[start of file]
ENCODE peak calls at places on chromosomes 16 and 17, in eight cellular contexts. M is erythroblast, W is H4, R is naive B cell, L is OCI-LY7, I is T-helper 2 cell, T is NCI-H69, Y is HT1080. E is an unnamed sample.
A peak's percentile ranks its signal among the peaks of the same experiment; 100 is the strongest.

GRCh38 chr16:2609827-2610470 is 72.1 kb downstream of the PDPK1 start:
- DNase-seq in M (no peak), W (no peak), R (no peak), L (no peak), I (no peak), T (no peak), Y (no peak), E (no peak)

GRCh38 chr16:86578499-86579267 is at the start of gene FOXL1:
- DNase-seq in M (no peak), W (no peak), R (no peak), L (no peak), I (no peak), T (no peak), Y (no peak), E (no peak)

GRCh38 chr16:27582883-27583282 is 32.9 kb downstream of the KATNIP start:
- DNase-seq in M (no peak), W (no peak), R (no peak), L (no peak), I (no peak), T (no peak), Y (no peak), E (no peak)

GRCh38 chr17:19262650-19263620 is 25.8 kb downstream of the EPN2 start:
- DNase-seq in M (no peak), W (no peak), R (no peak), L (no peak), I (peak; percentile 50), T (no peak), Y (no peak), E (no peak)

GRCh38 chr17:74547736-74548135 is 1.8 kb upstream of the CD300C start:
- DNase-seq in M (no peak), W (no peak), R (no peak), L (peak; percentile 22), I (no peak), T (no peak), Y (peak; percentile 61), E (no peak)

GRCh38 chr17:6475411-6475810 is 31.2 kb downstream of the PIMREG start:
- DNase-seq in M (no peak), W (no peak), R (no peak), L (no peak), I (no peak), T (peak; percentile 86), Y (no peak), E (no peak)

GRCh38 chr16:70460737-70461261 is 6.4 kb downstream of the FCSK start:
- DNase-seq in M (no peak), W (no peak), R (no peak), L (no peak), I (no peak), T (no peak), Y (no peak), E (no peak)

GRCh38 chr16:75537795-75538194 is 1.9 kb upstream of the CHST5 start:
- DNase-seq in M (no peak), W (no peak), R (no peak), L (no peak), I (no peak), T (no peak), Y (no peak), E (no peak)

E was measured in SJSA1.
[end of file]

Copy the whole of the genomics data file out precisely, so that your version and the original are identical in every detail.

ENCODE peak calls at places on chromosomes 16 and 17, in eight cellular contexts. M is erythroblast, W is H4, R is naive B cell, L is OCI-LY7, I is T-helper 2 cell, T is NCI-H69, Y is HT1080. E is an unnamed sample.
A peak's percentile ranks its signal among the peaks of the same experiment; 100 is the strongest.

GRCh38 chr16:2609827-2610470 is 72.1 kb downstream of the PDPK1 start:
- DNase-seq in M (no peak), W (no peak), R (no peak), L (no peak), I (no peak), T (no peak), Y (no peak), E (no peak)

GRCh38 chr16:86578499-86579267 is at the start of gene FOXL1:
- DNase-seq in M (no peak), W (no peak), R (no peak), L (no peak), I (no peak), T (no peak), Y (no peak), E (no peak)

GRCh38 chr16:27582883-27583282 is 32.9 kb downstream of the KATNIP start:
- DNase-seq in M (no peak), W (no peak), R (no peak), L (no peak), I (no peak), T (no peak), Y (no peak), E (no peak)

GRCh38 chr17:19262650-19263620 is 25.8 kb downstream of the EPN2 start:
- DNase-seq in M (no peak), W (no peak), R (no peak), L (no peak), I (peak; percentile 50), T (no peak), Y (no peak), E (no peak)

GRCh38 chr17:74547736-74548135 is 1.8 kb upstream of the CD300C start:
- DNase-seq in M (no peak), W (no peak), R (no peak), L (peak; percentile 22), I (no peak), T (no peak), Y (peak; percentile 61), E (no peak)

GRCh38 chr17:6475411-6475810 is 31.2 kb downstream of the PIMREG start:
- DNase-seq in M (no peak), W (no peak), R (no peak), L (no peak), I (no peak), T (peak; percentile 86), Y (no peak), E (no peak)

GRCh38 chr16:70460737-70461261 is 6.4 kb downstream of the FCSK start:
- DNase-seq in M (no peak), W (no peak), R (no peak), L (no peak), I (no peak), T (no peak), Y (no peak), E (no peak)

GRCh38 chr16:75537795-75538194 is 1.9 kb upstream of the CHST5 start:
- DNase-seq in M (no peak), W (no peak), R (no peak), L (no peak), I (no peak), T (no peak), Y (no peak), E (no peak)

E was measured in SJSA1.